Linking Networks

Convergence has been one of the buzzwords in the telecommunications industry for the past couple of years, but not just in the more competitive Western markets. Middle East operators are now looking towards one type of convergence, triple-play, to offer customers voice, data and video.

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By  Alex Ritman Published  April 27, 2006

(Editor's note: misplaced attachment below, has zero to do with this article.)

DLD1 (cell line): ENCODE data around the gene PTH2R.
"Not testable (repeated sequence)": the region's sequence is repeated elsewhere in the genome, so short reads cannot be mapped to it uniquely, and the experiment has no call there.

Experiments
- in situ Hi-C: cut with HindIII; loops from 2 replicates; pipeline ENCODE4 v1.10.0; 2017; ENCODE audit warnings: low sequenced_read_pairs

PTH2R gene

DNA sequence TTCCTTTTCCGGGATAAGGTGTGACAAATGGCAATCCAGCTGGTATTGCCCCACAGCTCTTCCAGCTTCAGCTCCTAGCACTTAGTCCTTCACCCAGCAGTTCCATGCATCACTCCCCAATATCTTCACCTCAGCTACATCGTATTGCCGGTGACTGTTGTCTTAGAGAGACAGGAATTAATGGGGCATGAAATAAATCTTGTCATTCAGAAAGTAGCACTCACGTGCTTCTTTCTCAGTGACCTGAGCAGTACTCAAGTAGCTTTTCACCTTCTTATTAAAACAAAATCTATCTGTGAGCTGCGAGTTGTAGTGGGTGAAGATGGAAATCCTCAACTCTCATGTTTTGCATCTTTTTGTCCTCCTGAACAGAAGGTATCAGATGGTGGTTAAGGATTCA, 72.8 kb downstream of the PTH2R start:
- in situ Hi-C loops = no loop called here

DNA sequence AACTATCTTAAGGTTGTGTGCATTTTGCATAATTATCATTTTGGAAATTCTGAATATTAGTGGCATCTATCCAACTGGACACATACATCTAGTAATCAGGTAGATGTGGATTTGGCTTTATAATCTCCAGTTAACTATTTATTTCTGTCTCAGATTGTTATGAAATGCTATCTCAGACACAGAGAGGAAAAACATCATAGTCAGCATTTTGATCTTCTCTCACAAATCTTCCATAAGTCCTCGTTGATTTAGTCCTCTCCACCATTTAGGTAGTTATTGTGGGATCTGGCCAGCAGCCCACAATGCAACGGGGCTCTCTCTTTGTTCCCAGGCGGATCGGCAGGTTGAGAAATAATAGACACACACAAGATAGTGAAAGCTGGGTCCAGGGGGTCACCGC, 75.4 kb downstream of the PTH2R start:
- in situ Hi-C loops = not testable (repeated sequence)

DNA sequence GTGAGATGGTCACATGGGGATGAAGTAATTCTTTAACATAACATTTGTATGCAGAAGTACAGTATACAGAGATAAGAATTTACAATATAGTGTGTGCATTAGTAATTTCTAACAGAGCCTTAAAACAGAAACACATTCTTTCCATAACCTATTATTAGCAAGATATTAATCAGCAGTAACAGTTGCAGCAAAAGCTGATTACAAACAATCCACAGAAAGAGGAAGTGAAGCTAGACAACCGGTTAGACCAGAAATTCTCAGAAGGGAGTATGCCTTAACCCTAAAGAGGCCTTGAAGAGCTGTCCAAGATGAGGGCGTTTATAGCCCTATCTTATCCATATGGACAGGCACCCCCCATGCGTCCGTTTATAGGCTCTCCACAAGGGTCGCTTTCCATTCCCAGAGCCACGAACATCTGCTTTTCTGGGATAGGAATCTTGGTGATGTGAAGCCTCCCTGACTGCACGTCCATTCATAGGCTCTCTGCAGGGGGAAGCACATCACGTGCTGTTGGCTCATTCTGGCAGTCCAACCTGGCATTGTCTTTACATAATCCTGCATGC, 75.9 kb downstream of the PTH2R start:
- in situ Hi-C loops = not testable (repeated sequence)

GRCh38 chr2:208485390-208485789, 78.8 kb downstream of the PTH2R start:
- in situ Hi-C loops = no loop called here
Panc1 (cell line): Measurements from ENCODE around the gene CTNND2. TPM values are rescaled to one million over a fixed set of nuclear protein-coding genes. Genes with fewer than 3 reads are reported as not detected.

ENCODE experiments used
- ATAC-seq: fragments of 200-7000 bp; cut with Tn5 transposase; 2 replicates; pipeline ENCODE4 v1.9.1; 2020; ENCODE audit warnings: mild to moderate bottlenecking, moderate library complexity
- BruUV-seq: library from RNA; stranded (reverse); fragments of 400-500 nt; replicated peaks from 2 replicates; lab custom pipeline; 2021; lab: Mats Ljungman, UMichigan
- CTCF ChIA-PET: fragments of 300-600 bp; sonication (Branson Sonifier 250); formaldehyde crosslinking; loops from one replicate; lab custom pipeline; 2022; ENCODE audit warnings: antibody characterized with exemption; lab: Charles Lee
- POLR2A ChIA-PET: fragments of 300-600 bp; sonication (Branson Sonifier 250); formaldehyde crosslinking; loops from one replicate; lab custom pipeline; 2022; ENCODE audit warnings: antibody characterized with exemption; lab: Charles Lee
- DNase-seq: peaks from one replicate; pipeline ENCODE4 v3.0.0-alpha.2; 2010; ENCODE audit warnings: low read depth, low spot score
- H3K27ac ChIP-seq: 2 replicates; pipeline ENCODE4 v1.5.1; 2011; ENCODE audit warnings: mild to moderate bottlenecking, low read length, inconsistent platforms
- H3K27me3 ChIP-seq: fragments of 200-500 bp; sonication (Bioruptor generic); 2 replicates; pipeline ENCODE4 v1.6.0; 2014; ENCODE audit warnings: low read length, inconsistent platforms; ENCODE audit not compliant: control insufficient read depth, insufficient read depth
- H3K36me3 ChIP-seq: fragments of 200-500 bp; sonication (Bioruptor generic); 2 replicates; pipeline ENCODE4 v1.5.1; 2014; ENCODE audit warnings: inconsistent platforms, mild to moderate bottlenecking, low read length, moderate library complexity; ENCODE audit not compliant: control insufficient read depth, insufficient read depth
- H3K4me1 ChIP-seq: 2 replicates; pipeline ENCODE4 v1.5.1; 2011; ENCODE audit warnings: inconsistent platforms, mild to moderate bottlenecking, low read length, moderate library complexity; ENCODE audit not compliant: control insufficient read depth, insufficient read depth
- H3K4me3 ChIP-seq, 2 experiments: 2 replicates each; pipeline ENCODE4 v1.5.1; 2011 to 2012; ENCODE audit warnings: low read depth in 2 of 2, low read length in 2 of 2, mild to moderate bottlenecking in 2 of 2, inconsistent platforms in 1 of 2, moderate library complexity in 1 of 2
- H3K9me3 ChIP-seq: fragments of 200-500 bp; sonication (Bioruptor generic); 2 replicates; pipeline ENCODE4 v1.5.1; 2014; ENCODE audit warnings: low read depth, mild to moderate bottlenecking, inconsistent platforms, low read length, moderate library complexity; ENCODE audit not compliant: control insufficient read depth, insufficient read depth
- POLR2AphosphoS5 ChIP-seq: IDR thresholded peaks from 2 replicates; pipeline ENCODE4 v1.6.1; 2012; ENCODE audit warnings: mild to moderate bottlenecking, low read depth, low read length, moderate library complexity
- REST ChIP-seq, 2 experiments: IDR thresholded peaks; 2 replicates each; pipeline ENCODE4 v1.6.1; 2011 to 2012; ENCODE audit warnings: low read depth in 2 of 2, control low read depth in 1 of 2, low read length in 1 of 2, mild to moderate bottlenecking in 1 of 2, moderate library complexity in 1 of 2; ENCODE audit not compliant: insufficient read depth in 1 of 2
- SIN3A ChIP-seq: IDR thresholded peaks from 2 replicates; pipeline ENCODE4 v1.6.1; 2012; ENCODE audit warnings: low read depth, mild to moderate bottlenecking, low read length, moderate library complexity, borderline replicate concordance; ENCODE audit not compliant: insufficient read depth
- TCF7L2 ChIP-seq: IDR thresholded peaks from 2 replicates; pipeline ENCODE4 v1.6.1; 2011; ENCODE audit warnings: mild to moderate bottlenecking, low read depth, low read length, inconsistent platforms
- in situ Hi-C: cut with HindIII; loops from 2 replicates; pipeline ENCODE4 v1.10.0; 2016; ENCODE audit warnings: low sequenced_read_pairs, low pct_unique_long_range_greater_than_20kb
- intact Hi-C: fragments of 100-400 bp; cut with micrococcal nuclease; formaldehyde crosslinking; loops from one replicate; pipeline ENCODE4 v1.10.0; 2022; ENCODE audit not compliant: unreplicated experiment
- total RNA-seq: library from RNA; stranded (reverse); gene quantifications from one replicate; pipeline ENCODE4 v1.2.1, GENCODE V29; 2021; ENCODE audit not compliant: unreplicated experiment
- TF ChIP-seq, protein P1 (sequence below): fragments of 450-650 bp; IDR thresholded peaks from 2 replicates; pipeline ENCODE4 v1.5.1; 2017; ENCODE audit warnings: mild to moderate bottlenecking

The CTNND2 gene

|~|Marafih200.jpg|~|“I think we will hopefully be among the first in the region to provide these triple-play services. With triple-play we will be covering everybody, because it is done through DSL technology.” Dr Nasser Marafih, CEO of Qtel.|~|Convergence has been one of the buzzwords in the telecommunications industry for the past couple of years. The industry has been drawn together, not just by market convergence as suppliers and operators merge, but within the technology, as new developments allow previously separate services to come together, allowing providers to have a larger range of offerings. Landline operators looking to claw back declining voice revenues have been looking towards fixed-mobile convergence. BT in the UK, for example, has developed its Bluephone, a handset which connects to a GSM network when outdoors but once within range utilises either Bluetooth or Wifi to connect to an IP network. Such a move reduces the cost to the consumer, but also ensures that the fixed-line provider rather than the mobile operator makes the all-important termination. Rife competition in advanced and highly liberalised telecoms markets such as the UK has seen serious churn rates among the more established operators with subscribers switching to alternative providers with more offerings. One form of convergence that has helped both side of the competition is triple-play, the trio of services including voice, data and video, giving a combined offering of telephony, broadband and television to customers. Such a large package requires higher bandwidth, something that, up until only recently, could not be achieved down operator’s normal copper lines. Research in the US as far back as 2001 indicated that of the two million lines lost by the regional operators over the year, 60% was due to triple-play offered by cable providers. But the advancements of DSL technology now mean that the bandwidths needed to offer such triple-play offerings are available. In these competitive markets, where operators are battling it out, not just against alternative fixed-line providers, but cable and satellite, some believe the telcos simply must deploy triple-play if they are to survive. Jurgen Hofkens at Alcatel thinks telcos don't really have an option. "The profitability for telcos of triple-play services is unsure, but they simply don't have a choice." To compete against the offerings from cable or satellite, Hofkens believes telcos simply have to offer at least the same, or risk losing the market. "One of the major sparks is the fear for the future," says Hofkens. As telcos are unsure of what lies round the corner with regard to future revenue threats, they "must simply offer as much, if not more, than their rivals". As Hofkens points out, the cost for telcos to compete in triple-play is in their advantage, having already established networks and with decades of experience. "The price of new generation DSLAMs has been falling, and with the improved ethernet technology, and the increased bandwidths from ADSL2+ and VDSL the operators can make a serious case to shareholders perhaps unsure about entering triple-play without any guaranteed profits." ADSL2+ can support bandwidths around 20-25 megabits a second and VDSL up to around 52 megabits. But the Middle East has not yet seen the sort of competition experienced in Europe and North America, yet triple-play is certainly on the radar of local operators. Liberalisation has meant that previous monopolies are being or have been dismantled and operators are realising that their fixed-line customers might not be so secure as they once were. Regional operators are starting to look towards triple-play, the technology allows fixed-line operators to have voice, broadband and television all sent down the same connection, vastly increasing their offerings and helping improve efficiency, ease of use and general customer satisfaction. Operators in the region are slowly moving towards IP-based Next Generation Networks, moving them away from old Legacy platforms and being able to offer a vast array of new services. One of these is triple-play. “We have started gradually deploying an NGN network,” says Dr Nasser Marafih, CEO of Qatari incumbent and monopoly holder Qtel. “We have a clear roadmap where we will replace the old TDM network with NGN.” Using a multi-vendor strategy the deployments started in 2005, with the replacement of the old switches set to go on over the next three years. With an IP-based platform, triple-play services are the inevitable applications to drive revenues. According to Marafih, trials have already started in Doha and he expects them to be completed by 3Q06. “I think we will hopefully be among the first in the region to provide these services.” Providing video is not simply a case of providing sufficient bandwidth, it requires complicated arrangements with content providers and broadcasters. Fortunately for Qtel, it has sufficient experience with Qatar Cablevision, its wireless cable television system that was inaugurated in 1993. “We cover most of the country with this service, but with triple-play we will be covering everybody, because it is done through DSL technology,” says Marafih. The current offerings through Cablevision provide around 90 channels, and the deals drawn up will be a useful tool when transferring over to triple-play. “We have agreements with most of the major content providers such as Orbit, Showtime and Star. It's just a case of expanding that agreement, and of course bringing additional content.” Etisalat in the UAE is also transforming its network to an NGN, using equipment from Huawei and Alcatel. Mohammed Hassan Omran, chairman of the operator, calls the move the ‘revival of the fixed network.’ “Fixed networks all over the world have witnessed some kind of slowing down over the last several years and this includes the UAE because of mobile services taking over. Fixed lines have reached saturation point in many countries, not only in the UAE. But now [we are aiming to generate] more usage on the fixed lines [and] are deploying an NGN, which can offer voice, data as well as video. We intend to introduce it on a larger scale in the UAE, especially in the new areas of developments where we are going with new networks.” Etisalat’s chief engineer of NGN planning, Mohammed Yousif Al Ramsi, says that the operator realised the limitations of its previous network. “We realised that the PSTN was not growing, it is designed mainly just for voice,” Following a tender in late 2003, out of 10 bidders, Huawei and Alcatel were selected for initial trials. The trial deployment involves a softswitch — the control element — and the media gateway, which can interface NGN subscribers to original TDM subscribers. Omran claims that in offering the customer triple-play services Etisalat can revive the fortunes of its fixed line network. Like Qtel in Qatar, it has the advantage of previous experience in television broadcasting. “At Etisalat we are in a better position because we own e-vision (the cable television broadcaster) and e-vision will be used to provide the video service. So the NGN will be able to deliver high-speed data and voice. Our aim is to expand e-vision using DSL because it is cheaper than fibre. We are experimenting using DSL [for television]. This is the way we have to develop the market.”||**|||~|thunman200.jpg|~|“When a customer switches to fibre, they’ll never go back. The question is will they switch because there is a lot of talk of being able to do TV over DSL. It’s like eating soup with a fork, you can do it but becomes really messy and that is basically what triple-play over DSL is like. Whereas on fibre you have a lot of capacity, 100MB, a Gigabit, basically unlimited capacity in the infrastructure.” Martin Thunman, CEO of PacketFront.|~|Omran says that broadband connectivity at home will not just be for internet usage. “You should be able to use it for online gaming, home shopping and other services.” Etisalat’s NGN network rollout began in 2005. “We established a small network earlier and we are expanding it. I expect that before the end of 2006 a big portion of the network will be based on NGN.” In Jordan, the first steps were made towards introduction of full-triple play services with Jordan Telecom’s Livebox. This voice-over-IP commercial service, launched in late 2005, provides residential DSL customer with both voice and data. Alcatel, one of the major suppliers championing triple-play technology, integrated and deployed the solution, responsible for the Livebox project’s overall system integration. Fellow Frenchmen Netcentrex were also involved, supplying applications components. Luc Savage, the Jordanian incumbent’s chief strategy officer, claims that the operator was able to make the transition to VoIP via state-of-the-art convergent technologies and new the introduction of a new regulatory and licensing regime in 2005. “In a second phase deployment, Jordanians will also benefit from video connectivity.” Vincenzo Nesco, Alcatel’s Middle East VP, says the move to the next stage of services should be trouble-free. “This contract will make the transition to triple-play in the near future effortless.” While the Livebox does not yet incorporate video, Luc Savage believes that VoIP calls will be something of interest to Jordan Telecom’s subscribers. “I think that every ADSL subscriber will be interested, at some stage, in this product. At this point we see VoIP as being an aggregation of the internet and any other application, which can be sound, music, data or video. Voice is simply another application of the internet.” Savage acknowledges that similar products have been available across the world previously. “We have just brought the innovation here. We know about Skype, we know this type of service provider is offering services on a global scale, and we are saying that we can bring something to the market that uses the benefits of VoIP, so we are bringing to local markets services that have been provided by companies like Skype globally.” Jordan Telecom’s strategic partner France Telecom launched its own Livebox offering a year earlier than its Middle East investment, and Savage says the experience of its European partner has been very useful. “It is very important to have the experience of our strategic partner France Telecom, which launched it one-year before we did, in order to benefit from of all the technical issues that occurred during the launch of the product in France. So we could leverage significantly on France Telecom’s experience.” In Saudi there are clear signs that triple-play over DSL is on the horizons. Saudi Telecom Company (STC), the kingdom’s incumbent and largest operator in the Middle East, has turned to Alcatel, Cisco Systems and Lucent Technologies to create a state-of-the-art broadband network. Saudi has previously been slow on its uptake of broadband technologies, but this partnership will give STC an extra 250,000 DSL lines by mid 2006, covering 75% of the KSA. Alcatel has received the largest chunk of the contract and will deploy a total of 170,000 DSL ports, the largest DSL contract in the region in terms of ports. According to Michel Rahier, president of the French supplier’s fixed communications business, a route is being made for triple-play. “The Middle East is a key area for broadband development, with large increases in the number of broadband subscribers, and a clear path towards triple play,” But while these operators move towards triple-play, utilising their existing copper cables to push more services to their subscribers, some suggest that the bandwidths needed for a true customers experience are not available. An alternative deployment is fibre, which, like DSL, is being used extensively across the world. In the US, one of the countries with the highest consumer demand and competition in terms of television and video offerings, the two main operators are investing huge amounts in fibre rollouts. Both SBC and Verizon have massive fibre plans, SBC bringing fibre-to-the-node with its Project Lightspeed initiative and Verizon taking it all the way into the home with its FiOS network. The move is not coming cheap for these operators. SBC has already allocated around US$4-US$6 billion for Project Lightspeed. But, as argued by those in the industry, if it is to compete it must offer the same as the rivals, whatever the cost. SBC’s fibre rollout gives it 20-25 MBs, enough to deliver not one, but four streams of TV programming, including high-definition TV, ultra-fast broadband internet access and VoIP – all on a common IP network platform. While there may not be the same consumer demand or competition in the Middle East to require such bandwidths, fibre is still making an appearance in the region. In the UAE, Dubai Internet City (DIC) last year signed a deal with PacketFront, a Swedish-based provider of open access fibre-to-the-home (FTTH) technology, to build the free trade zone’s triple-play FTTH environment. Having conducted a series of extensive test and pilot projects over a two year period, DIC selected PacketFront’s technology to provide its customers with an extensive selection of triple-play services, including TV, telephony and high-speed internet. “FTTH has taken off in Europe and is also seeing interest in Japan and the US,” says PacketFront CEO Martin Thunman. Thunman is confident that fibre provides a far more attractive offering than DSL. “When a customer switches to fibre, they’ll never go back. The question is will they switch because there is a lot of talk of being able to do TV over DSL. Even if that is possible, there are still a lot of challenges. It’s like eating soup with a fork, you can do it but becomes really messy and that is basically what triple-play over DSL is like. Whereas on fibre you have a lot of capacity, 100MB, a Gigabit, basically unlimited capacity in the infrastructure.” But compared with DSL, fibre is expensive to deploy, requiring the time consuming and costly practice of roads being dug up to lay the wires. The Middle East’s vast amount of new developments could be a more efficient beneficiary of fibre, but for the construction already erect, DSL might be a more cost-efficient method of delivering triple-play. In Italy, FastWeb, seen by many in the industry as the model for all triple-play providers, began an ambitious plan in 1999 to provide FTTH across Milan, digging up around 2,500 kilometres of the city. However, after the city rollout was completed, FastWeb decided to use DSL. The operator, which has now deployed DSL to cities all over Italy, found that the capex costs were in DSL’s favour at US$500 per subscriber as opposed to US$700 for fibre. Despite using the different technology, FastWeb found it could offer exactly the same to its customers, needing a bandwidth of 4MBs to offer its on-demand DVD-quality videos. While it may be a serious amount of time before competition in the Middle East telecoms market ever reaches the levels in Europe or North America, if at all, it seems the regional operators are taking note of the technologies deployed in the advanced markets to combat any threats on their fixed-line subscriber base. With the interest and investments being made in NGN networks, and moves towards fibre, it shouldn’t be too long before operators are offering full triple-play services to their customers. ||**||